“I am deeply saddened by the passing of my dear friend Sandy Parker. Through her role at the Greater Rochester Chamber of Commerce, as well as the many leadership positions she held, Sandy dedicated her life’s work to advocating for our community and her tireless efforts will be felt for years to come,” Congressman Joe Morelle (D-Irondequoit) said in a statement. “I am proud to have worked with her on so many important projects in our community and to have called her a friend. My deepest condolences to her entire family during this difficult time. Please know you are in our thoughts.”

Ms. Parker was involved in myriad community organizations and philanthropic efforts including the Rochester Philharmonic Orchestra, Rochester Institute of Technology, Lollypop Farm, the Rochester Area Community Foundation and Rochester Regional Health Information Organization, among others.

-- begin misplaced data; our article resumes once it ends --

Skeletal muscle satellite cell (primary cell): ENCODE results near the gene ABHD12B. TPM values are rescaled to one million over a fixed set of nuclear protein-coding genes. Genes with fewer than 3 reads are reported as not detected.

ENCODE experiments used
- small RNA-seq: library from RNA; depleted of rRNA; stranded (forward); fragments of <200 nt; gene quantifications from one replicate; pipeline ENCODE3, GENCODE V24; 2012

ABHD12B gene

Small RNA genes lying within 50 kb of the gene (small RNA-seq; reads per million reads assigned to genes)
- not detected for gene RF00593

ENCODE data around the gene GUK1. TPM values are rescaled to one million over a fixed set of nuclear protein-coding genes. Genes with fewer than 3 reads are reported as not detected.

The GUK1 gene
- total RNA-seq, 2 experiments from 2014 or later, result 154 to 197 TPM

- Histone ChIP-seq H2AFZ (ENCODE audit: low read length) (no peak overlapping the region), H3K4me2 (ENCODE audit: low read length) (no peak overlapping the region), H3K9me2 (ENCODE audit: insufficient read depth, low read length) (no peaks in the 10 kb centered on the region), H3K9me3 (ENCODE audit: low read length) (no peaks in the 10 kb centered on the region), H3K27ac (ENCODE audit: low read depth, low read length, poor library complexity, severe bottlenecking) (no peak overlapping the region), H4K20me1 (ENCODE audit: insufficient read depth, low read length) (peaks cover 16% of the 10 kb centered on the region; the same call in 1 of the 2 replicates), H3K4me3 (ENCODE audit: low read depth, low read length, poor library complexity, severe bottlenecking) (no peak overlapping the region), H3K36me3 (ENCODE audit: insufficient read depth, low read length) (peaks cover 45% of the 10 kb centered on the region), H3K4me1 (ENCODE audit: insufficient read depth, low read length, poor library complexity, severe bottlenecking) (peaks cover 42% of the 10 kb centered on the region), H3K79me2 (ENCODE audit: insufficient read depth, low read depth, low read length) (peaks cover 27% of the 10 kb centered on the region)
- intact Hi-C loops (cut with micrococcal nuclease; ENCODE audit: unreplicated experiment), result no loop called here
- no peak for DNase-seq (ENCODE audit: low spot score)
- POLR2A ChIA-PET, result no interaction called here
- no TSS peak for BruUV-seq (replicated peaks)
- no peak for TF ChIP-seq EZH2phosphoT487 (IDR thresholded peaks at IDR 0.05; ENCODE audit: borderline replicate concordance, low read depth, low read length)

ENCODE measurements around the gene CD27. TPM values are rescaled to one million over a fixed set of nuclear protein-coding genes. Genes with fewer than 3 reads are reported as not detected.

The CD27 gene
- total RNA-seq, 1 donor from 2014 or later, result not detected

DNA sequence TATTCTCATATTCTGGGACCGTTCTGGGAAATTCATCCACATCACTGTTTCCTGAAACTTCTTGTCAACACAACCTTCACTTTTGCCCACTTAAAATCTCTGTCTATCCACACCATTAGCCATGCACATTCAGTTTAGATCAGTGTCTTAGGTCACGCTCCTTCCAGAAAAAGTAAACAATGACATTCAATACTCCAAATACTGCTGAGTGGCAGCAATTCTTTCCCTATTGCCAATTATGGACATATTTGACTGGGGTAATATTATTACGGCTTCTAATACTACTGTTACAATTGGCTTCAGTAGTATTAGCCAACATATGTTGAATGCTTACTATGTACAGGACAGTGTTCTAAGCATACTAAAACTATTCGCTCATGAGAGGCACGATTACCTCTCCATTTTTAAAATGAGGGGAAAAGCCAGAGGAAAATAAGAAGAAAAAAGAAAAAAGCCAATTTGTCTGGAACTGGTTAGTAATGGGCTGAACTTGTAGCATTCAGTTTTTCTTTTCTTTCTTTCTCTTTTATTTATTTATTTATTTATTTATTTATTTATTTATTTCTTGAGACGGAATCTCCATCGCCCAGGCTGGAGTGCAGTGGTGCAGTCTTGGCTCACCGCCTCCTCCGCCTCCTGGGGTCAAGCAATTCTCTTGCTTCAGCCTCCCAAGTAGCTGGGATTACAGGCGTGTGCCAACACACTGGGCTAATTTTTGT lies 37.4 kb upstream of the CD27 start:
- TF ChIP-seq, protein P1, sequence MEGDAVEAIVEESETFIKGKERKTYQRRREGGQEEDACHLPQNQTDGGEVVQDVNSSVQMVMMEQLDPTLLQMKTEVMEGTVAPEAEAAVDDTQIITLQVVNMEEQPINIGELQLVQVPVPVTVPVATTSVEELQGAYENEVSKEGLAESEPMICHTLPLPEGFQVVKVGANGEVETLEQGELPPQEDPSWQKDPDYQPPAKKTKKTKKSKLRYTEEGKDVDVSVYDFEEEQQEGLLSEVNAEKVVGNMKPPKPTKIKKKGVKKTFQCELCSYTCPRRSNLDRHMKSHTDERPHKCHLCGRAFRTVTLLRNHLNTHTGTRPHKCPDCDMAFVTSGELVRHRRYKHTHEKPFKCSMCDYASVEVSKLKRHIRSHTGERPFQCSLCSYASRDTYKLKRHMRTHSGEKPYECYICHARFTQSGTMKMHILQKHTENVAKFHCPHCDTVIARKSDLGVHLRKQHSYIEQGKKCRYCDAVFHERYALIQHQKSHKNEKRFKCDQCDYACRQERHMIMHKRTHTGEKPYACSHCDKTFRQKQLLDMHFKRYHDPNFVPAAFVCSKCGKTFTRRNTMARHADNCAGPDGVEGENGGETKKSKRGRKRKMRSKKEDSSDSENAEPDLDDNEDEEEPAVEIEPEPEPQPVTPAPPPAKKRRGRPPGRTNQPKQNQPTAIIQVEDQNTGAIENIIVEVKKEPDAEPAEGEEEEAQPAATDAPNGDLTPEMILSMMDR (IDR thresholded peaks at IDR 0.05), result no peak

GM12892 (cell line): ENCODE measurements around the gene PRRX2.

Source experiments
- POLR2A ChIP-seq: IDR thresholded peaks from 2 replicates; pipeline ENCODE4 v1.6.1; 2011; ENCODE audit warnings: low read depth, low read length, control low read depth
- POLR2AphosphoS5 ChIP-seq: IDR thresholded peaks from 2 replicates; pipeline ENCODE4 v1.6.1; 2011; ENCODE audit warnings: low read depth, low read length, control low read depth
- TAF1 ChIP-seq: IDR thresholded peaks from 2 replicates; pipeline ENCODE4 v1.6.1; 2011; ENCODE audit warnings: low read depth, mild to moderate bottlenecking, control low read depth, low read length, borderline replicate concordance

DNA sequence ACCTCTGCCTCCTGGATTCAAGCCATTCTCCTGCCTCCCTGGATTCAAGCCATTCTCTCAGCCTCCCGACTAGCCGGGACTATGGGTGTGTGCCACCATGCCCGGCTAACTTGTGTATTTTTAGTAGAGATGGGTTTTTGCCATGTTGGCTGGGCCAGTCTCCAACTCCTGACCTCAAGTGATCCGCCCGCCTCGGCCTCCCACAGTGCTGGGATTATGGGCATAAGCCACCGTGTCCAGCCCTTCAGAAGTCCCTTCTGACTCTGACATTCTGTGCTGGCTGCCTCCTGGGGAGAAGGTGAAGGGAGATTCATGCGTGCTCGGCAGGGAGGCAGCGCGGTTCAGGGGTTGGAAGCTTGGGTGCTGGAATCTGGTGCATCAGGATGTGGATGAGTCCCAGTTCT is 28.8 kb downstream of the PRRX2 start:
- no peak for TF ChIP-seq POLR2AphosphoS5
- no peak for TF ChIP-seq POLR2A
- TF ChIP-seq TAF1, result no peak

Greater Rochester Chamber of Commerce Inc. President and CEO Robert Duffy — who took the helm of the RBA upon Ms. Parker’s retirement and was instrumental in its rebranding — called Ms. Parker “a trailblazer in Rochester whose vision and contributions have positively impacted our entire region.”

“Sandy was an unsung hero in the Greater Rochester community for decades, contributing her time, resources and expertise to countless philanthropic and economic development initiatives,” Duffy said in a statement. “In partnership with her husband, Dutch Summers, Sandy’s contributions to, and passion for, educational endeavors were unmatched. Without exaggeration, thousands of young minds were shaped and enhanced due to the generosity of Sandy, who saw these kids through from grammar school to their college graduations.